Recognize that you belong here
Historically and presently, people have worked their hardest to show that we are not humans and don’t deserve to be treated with respect and compassion as a result. Unfortunately, some of us have come to believe this as well and may find ourselves questioning the specifics of each killing to justify whether or not someone deserves to suffer or die. I’m here to tell you that we don’t need to prove to anyone why we deserve to live, regardless of the specifics of any situation.The feeling of worthiness is internal and not external and therefore we only need to seek validation from ourselves. To that end, begin to think about how you’ve internalized language, thoughts, and behaviors that perpetuate internalized racism. What narratives have you accepted that may suggest that you or other people in the Black community aren’t worthy or deserving of life, love, and compassion? Take a moment to write those down whenever it shows up and think of ways to unlearn the narratives that do not support you. Here is a list of resources from Racial Equity Tools that includes practices, research, and concepts that may help us combat these narratives.
Find your people and name what you need
It’s been a bit hard for me to concentrate on many things these days, especially work-related tasks. My hope for you is that you feel comfortable reaching out to your colleagues, supervisors, family, and friends to let them know what you need at this moment. While we’re all not in the position to take a mental health day off of work for example, we might want to ask to switch gears or focus our attention on something else, create space to have these conversations with one another, ask people to not share the videos of recent killings, or anything else that may be supportive to our emotional and mental well-being. Sometimes we just want to talk about issues facing the Black community with other Black people, our closest friends, or an online community finding ways to heal. Other times we want to be left alone as we read, meditate, eat comforting food, or do absolutely nothing. Whoever or whatever it is, be sure that it supports your overall wellness.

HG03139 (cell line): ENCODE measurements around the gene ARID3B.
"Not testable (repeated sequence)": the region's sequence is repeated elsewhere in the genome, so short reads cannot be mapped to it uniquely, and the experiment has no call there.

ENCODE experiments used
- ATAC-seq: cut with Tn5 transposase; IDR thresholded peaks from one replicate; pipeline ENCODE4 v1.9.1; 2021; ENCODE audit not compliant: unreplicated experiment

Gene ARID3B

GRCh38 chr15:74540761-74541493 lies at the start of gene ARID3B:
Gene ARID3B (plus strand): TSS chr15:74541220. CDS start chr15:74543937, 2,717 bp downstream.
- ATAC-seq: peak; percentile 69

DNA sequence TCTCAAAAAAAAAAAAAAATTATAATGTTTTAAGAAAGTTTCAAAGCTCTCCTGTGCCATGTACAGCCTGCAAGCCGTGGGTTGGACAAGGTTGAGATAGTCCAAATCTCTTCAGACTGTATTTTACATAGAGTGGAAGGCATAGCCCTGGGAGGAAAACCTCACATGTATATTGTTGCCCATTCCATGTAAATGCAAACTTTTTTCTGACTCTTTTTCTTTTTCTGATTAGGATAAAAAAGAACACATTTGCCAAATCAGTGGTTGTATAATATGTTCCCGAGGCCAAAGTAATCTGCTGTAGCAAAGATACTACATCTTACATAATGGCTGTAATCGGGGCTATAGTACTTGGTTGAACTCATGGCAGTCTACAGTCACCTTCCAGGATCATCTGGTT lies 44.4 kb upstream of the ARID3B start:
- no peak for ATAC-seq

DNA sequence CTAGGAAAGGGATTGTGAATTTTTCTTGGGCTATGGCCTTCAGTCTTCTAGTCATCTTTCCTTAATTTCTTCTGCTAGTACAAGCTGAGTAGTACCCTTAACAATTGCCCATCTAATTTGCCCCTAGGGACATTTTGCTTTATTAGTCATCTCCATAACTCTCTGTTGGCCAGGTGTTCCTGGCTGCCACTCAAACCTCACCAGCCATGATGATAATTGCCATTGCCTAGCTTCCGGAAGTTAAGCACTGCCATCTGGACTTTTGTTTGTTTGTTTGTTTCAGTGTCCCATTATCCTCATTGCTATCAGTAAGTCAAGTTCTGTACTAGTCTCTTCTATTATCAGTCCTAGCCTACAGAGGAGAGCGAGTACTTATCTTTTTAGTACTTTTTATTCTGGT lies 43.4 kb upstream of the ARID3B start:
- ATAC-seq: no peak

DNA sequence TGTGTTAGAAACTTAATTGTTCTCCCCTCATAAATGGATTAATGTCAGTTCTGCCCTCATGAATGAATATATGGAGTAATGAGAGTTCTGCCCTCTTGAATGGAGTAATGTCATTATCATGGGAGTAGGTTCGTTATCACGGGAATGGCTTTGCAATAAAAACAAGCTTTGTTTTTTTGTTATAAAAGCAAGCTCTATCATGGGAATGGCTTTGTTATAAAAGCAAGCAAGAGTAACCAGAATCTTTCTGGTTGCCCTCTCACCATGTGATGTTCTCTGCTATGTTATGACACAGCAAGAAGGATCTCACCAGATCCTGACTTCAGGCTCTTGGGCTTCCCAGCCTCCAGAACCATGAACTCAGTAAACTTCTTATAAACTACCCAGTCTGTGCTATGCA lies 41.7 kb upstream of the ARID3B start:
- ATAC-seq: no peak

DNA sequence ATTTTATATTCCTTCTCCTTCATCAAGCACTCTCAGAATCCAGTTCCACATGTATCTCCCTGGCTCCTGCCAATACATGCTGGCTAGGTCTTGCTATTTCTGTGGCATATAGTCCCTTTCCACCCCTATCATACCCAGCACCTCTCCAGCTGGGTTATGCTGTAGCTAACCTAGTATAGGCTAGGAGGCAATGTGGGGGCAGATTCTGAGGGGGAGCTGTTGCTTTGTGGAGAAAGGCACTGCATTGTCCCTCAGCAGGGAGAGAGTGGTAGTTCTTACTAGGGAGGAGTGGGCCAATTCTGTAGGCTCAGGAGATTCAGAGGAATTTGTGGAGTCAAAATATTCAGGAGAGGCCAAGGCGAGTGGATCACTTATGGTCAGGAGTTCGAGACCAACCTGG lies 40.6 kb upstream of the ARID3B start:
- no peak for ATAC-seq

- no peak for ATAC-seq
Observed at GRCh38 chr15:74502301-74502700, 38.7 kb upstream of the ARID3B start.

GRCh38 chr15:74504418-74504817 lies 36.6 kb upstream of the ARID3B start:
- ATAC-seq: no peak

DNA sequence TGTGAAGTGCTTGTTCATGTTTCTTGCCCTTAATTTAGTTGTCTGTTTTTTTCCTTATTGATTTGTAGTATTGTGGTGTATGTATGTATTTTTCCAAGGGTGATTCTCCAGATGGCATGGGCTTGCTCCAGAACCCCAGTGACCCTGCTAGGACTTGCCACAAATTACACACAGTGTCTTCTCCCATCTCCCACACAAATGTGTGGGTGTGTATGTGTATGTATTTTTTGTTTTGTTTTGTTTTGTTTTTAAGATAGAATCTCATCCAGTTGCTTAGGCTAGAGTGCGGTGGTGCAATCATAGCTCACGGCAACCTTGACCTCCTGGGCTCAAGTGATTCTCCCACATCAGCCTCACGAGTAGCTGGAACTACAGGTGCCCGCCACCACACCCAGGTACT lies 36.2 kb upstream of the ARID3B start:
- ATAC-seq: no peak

Do what you can in the name of justice
Wherever you are in your journey, there is always something each of us can do to move towards justice. This can range from increasing our own awareness about injustices, to working towards policy change in the local, state and federal government. Find ways to be part of community organizing, host informational and action-oriented virtual events, sign and share a petition that will create a positive change, support those who are on the ground doing grassroots work, or donate to an organization working to keep Black communities viable.
Experience moments of joy and inner peace
In many ways peace and joy are forms of resistance for Black people, specifically as it relates to our response to recent events. When there is no regard for a certain group’s life, it feels like there is intention to take away joy from the person being killed, and ultimately their family and community. When we choose to still live and appreciate our existence, we are doing the exact opposite from what people expect. We don’t have to be happy all of the time but we also don’t deserve to be in rage every moment. As you think about what joy or inner peace might look like for you, take a moment and think of the people in your life. Who and what are you grateful for? What are some activities you enjoy doing? Can you take part in one or all of those practices? Perhaps there are people in your life who contribute to your well-being and help keep you afloat. Maybe there’s something you can say or do to express your appreciation. Every moment we have is a choice for us to interpret our circumstances, decide how we want to be in the moment, and how we want to move forward. Figure out what that pathway looks like for you and fearlessly lean into it because if anything, you deserve it.